This is a guest post by Anjali Amit.
My father was a collector. He collected books the way people collect stamps, or coins or matchboxes. Of course books are not small things that are easily stowed away. Books take space. Wherever we turned there was a book in some stage of being read. In such a home how could one not read?
I remember one summer. It was a lazy, languorous day, too hot for run-about games. I’d gathered a pile of books, a tall glass of lemonade, and escaped to the garden. My mother called me in for something. When the chore was done I sat down perplexed. I was thinking of a snack to take out, but what? Then it struck me — the snack I was looking for was the book I was reading. Reading was as satisfying as a snack.
I would gladly have spent my days reading, with the occasional foray into the dining room for a snack. However, the same books that provided such entertainment also talked of the value of a disciplined lifestyle: regular sleeping hours, exercise for good health and three nutritious meals a day. My parents had their arguments provided to them gratis.
“But your books say to eat healthy,” was my mother’s rejoinder to all attempts to spend the day curled up with a book. “And no, hastily gobbled snacks do not count as healthy eating. I expect to see you at the dining table young lady.”
“Early to bed, early to rise/ Makes a man healthy, wealthy and wise,” my father intoned in the evenings. Of course he was the great reader, and could quote extensively to make his point. But he did follow his precepts. We could set our clocks by his bedtime. He was an early riser. After a leisurely cup of tea and communion with the newspaper he would wake up his laggard children for the morning walk.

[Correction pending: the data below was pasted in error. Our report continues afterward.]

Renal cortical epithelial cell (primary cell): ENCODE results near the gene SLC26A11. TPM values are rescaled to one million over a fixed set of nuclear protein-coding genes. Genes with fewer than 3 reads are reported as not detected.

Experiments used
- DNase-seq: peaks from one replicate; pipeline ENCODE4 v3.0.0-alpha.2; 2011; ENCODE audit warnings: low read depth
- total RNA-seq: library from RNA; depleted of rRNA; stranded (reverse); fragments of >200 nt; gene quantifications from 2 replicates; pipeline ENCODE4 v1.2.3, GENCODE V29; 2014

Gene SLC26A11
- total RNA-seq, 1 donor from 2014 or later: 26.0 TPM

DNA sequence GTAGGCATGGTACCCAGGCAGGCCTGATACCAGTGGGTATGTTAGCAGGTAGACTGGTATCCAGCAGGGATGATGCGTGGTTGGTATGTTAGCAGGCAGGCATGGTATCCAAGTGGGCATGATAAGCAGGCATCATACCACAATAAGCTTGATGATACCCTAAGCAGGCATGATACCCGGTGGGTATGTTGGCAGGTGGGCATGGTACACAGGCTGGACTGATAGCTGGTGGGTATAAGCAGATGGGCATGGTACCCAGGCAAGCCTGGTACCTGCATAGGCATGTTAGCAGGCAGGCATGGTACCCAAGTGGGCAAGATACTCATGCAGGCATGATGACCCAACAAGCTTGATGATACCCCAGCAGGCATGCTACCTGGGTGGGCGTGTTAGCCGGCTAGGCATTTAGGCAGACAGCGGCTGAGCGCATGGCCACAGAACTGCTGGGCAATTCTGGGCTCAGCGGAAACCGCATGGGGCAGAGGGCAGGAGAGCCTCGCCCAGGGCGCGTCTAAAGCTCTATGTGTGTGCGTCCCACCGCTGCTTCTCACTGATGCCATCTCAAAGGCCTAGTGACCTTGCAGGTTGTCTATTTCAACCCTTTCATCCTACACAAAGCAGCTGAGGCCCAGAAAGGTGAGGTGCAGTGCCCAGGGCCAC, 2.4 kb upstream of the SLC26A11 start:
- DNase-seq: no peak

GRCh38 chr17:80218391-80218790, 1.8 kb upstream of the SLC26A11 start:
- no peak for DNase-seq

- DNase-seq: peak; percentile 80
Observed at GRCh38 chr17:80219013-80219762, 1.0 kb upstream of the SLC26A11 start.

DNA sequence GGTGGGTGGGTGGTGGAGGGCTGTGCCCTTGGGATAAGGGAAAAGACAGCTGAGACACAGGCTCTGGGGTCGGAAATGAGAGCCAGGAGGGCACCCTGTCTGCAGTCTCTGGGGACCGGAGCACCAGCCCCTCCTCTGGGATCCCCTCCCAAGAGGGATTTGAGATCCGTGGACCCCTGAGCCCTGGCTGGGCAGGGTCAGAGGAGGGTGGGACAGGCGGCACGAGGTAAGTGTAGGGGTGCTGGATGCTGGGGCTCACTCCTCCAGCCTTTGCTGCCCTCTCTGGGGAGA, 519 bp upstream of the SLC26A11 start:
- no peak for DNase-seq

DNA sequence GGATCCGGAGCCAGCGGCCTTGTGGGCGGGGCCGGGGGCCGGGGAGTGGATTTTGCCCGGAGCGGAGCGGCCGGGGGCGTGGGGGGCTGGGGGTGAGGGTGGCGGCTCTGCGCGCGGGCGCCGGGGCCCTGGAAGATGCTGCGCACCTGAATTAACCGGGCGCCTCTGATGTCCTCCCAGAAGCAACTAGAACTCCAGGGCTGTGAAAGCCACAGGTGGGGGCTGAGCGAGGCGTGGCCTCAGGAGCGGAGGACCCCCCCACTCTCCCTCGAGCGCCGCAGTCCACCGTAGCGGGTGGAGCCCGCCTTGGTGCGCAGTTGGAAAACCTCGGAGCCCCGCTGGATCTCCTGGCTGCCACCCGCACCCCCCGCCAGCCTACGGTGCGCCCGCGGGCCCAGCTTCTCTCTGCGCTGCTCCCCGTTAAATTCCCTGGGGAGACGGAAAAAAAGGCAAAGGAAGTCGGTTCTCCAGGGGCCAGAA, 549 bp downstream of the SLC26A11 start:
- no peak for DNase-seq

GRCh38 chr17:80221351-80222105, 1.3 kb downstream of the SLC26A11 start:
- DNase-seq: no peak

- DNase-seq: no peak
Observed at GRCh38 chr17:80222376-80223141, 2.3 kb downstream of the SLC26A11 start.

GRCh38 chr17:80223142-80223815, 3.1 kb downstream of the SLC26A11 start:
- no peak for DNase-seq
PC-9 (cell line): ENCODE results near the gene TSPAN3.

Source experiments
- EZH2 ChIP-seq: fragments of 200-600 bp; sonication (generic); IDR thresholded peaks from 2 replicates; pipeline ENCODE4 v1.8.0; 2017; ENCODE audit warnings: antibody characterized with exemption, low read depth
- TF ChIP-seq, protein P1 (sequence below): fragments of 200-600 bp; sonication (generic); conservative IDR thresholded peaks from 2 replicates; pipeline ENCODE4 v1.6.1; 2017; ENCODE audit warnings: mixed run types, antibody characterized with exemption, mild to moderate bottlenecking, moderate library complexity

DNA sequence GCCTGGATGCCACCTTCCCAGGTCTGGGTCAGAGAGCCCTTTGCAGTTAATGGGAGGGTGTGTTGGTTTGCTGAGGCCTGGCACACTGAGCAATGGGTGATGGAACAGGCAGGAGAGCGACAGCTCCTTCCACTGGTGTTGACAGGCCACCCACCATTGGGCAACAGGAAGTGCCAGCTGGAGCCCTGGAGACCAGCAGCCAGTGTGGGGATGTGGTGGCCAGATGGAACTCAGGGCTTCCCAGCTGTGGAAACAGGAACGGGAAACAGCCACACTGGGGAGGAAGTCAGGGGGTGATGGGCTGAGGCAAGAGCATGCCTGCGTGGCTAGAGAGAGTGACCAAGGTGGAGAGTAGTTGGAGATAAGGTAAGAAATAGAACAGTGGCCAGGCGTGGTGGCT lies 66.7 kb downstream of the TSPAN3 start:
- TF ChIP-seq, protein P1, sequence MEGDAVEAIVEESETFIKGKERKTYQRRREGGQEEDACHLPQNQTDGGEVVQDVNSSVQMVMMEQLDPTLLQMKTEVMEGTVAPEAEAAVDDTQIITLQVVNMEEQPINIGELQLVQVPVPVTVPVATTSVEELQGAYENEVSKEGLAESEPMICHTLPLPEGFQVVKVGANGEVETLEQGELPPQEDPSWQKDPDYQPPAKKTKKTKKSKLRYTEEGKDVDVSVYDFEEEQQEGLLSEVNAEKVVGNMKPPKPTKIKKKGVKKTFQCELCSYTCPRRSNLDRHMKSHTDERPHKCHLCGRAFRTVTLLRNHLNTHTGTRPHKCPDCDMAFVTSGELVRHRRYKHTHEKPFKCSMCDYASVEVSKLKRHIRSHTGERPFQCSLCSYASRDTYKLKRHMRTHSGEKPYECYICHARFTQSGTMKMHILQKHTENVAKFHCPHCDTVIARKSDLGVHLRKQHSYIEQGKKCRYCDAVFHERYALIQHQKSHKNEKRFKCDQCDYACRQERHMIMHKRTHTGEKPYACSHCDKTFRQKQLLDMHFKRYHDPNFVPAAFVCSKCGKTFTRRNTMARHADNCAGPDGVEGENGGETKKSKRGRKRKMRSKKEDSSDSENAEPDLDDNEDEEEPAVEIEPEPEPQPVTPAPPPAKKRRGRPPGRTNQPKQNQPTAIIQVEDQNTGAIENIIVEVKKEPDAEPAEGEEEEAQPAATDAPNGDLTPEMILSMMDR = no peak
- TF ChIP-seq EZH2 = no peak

“One day Dad I will find a writer who refutes your quoted wisdom,” I said to him often.
“Until then we will strengthen your mind with fresh air and good conversation,” he would reply gleefully. I think now that this was his way of encouraging me to read.
And read I did. It was an eclectic diet of books. Poetry and penny-dreadfuls, classics and thrillers, all were fair game. Research studies were dry reading, but I plowed through them nonetheless.
“Schools are an outdated institution,” I announced at the table one night.
“Really?” asked my mother.
“Yes. I read it in a book,” I announced triumphantly. I could quote from books too.
“Hmm. So maybe you should stop going to school?”
“What? I didn’t say that,” I said.
“No. But you didn’t analyze what you read,” replied my father. “The writer may be talking of a specific situation. He may be espousing a different education system. You read his words and repeated them unthinkingly.”
I learnt the value of thinking on the reading. The first requirement for a meal to provide nutrition was that the food be properly chewed. Words needed to be chewed on too I learnt, thought about, teased through the various layers of meaning for them to provide nutrition to the mind.
“You wouldn’t eat junk food everyday, would you?” asked my mother one day. “Don’t put junk in your mind.”
“And how would I know what is junk?” I asked.
“Read long enough and you will learn,” she replied, my mother who would go to used- book sellers and buy books by the bag full.
We argued, discussed, chewed on and digested ideas that the reading exposed us to. Hillaire Belloc wrote:
When I am dead,
I hope it may be said:
“His sins were scarlet,
But his books were read.”
And digested, I would add, to create a well-nourished mind. There is no better epitaph for a reader. Wouldn’t you agree?
Anjali Amit does not subscribe to the ‘eat to live or live to eat’ debate. She reads to live. Occasionally she writes stories for children, and has been known to create a crossword or two.